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chickpeas



Work it Off: Burn Away a 446-Calorie Bowl of Soup

During winter I make a lot of soup. But it’s hard to find a recipe that has enough protein, fiber, fat and so forth to keep me satisfied for hours after mealtime. Recently I tried a new take on tomato soup—one with lots of chickpeas in it. It’s actually pretty similar to the Best Life Diet’s Chickpea and Tomato Soup, only I add a scoop of pesto and leave out the ginger, cilantro, curry, and lemon.

tomato pesto soup

This is no overindulgence—all of the ingredients are healthy and eaten together they really do provide a filling, tasty meal. But I was pretty surprised to see that the aforementioned recipe packs a 446-calorie punch. This isn’t a crazy amount of calories—as I mentioned, it feels filling enough that I tend to skip my afternoon snack when I eat it for lunch—but it still seems high for vegetable soup. Add on the fact that I sit at a desk for most of the day and you’ll see how a even a healthy soup could potentially lead to unwanted pounds.

So, how can I make sure that this delicious soup fuels more than just my fingers, typing away on the keyboard? Here are 3 ways to burn off the 446 calories in from this bowl of soup:


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4 New Ways to Shake up Your Snack Routine

By Janis Jibrin, M.S., R.D., TheBestLife.com lead nutritionist

I snack on the same stuff that I recommend to clients and readers: fruit, yogurt, lattes, nuts, carrots and other raw vegetables. But I also concoct more offbeat snacks that I don’t tend to recommend because they might seem too weird or too health-foody to someone just coming off a potato-chips-and-snack-cake habit. I figure you DietsInReview.com readers have seen it all…and might even enjoy some of these yourselves.

Numi Organic Savory tea (5 calories; available at Whole Foods)

Nutrition highlight: the Broccoli Cilantro has 90 percent of the Daily Value for calcium and the Beet Cabbage has 20 percent (I haven’t tried the four other flavors yet)

How to: Steep teabags in boiling water for 10 minutes.
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How to Eat Gluten Free: Dinner

Welcome to the third installment of my “How to Eat Gluten Free” series. Today we’re looking at perhaps the most complicated and time-consuming meal of all: Dinner.

Most of us are so exhausted by the time we get home from work that we want nothing more than to plop down on the couch and have dinner magically appear before us – myself included. But that’s a reality most of us don’t know. Couple that with trying to find ideas for healthy, gluten free dishes and you have a recipe for dinner disaster.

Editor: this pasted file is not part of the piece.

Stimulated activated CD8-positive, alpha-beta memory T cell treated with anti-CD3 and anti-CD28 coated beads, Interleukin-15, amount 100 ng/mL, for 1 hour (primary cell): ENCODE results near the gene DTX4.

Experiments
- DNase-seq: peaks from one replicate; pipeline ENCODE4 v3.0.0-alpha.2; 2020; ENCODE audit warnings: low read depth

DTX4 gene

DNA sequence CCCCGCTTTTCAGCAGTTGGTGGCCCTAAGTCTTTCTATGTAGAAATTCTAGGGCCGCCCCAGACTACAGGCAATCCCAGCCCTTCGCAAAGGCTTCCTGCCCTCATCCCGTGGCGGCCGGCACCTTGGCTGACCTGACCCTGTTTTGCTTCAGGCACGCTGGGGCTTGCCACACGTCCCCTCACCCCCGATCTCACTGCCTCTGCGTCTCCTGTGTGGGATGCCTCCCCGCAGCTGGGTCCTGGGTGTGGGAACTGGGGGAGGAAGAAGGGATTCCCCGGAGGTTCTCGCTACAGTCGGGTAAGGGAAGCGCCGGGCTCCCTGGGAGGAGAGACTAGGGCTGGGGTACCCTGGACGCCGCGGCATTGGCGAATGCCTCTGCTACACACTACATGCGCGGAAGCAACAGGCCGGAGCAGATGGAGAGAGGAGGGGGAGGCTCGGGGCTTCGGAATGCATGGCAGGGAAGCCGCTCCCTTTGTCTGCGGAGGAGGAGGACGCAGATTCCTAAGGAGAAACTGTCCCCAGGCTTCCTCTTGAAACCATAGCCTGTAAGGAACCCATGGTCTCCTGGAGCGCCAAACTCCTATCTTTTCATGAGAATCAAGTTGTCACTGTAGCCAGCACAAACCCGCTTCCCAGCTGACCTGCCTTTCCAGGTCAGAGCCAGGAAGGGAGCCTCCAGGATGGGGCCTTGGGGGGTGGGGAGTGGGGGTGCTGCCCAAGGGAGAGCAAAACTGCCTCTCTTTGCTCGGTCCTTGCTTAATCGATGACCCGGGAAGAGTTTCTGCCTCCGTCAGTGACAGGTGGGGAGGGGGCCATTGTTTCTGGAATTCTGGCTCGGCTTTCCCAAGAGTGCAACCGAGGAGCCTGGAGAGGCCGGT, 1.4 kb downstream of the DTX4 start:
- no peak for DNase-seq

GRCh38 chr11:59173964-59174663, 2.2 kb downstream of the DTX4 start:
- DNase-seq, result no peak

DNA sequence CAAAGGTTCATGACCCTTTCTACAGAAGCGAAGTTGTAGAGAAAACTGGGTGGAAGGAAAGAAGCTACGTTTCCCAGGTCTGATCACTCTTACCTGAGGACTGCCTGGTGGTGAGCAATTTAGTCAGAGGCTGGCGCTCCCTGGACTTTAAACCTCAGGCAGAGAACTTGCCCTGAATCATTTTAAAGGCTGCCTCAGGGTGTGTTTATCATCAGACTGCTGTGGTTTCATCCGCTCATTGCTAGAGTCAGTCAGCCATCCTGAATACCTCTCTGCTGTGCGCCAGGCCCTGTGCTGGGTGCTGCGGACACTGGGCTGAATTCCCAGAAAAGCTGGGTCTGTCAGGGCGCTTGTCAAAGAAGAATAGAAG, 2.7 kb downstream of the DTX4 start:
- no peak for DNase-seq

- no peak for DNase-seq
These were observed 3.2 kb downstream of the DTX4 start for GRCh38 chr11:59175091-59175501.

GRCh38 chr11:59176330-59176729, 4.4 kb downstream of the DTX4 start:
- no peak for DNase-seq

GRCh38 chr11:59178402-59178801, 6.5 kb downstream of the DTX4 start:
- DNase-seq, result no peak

If this describes your current scenario, fret not, as we’ve compiled a list of five simple and healthy recipes that will have you looking forward to your nightly meal instead of dreading it by the noon hour.

Curried Rice with Shrimp - This gorgeous and healthy dish from Real Simple takes your weeknight dinner from ‘blah’ to ‘ta-da’ in a flash. Let the exotic flavors of curry and basil win you over, and the shrimp and rice keep you satisfied for hours.

Lentil Soup - The weather may still be a little warm for soup just yet, but fall and winter are right around the corner. We say warm up and fill up with this healthy dish that features tomato, kale, carrots, and, of course, fresh green lentils.
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Couscous with Chickpeas, Dried Fruit, and Cilantro

Even though American Heart Month has passed, it’s still important to keep an eye on the levels of sodium in your diet, regardless of age or weight. Low-sodium diets are often prescribed to prevent or treat many health issues and conditions. While salt is certainly a popular seasoning for many foods, meals low in sodium aren’t necessarily low in taste.

Couscous is a grain dish that originated in North Africa and consists of small granules that are usually made with ground semolina and wheat flour. Pair this good-for-you-grain with  low-salt beans and the sweetness of orange, apricot, and cranberry for a meatless dish so tasty you’ll never know you’re eating healthy.


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Hot for Hummus: 5 Varieties We Love

Most of us know that hummus is a creamy dip or spread traditionally made of mashed chick peas, garlic, tahini (sesame) paste and lemon juice.  What many of us aren’t aware of is how many varieties of hummus have emerged from home kitchens and some of our favorite food producers, as this Middle Eastern mainstay has become one of the trendiest appetizers in America.

Hummus is more than a just a simple snack: it’s a versatile dip for vegetables, crackers or pita chips and is a delicious substitution for condiments typically high in saturated fats, like sour cream or mayonnaise.  The best thing about hummus? If you’re making your own, you can customize it with your favorite flavors and if you’re hitting the grocery store, there is an option for every palate.
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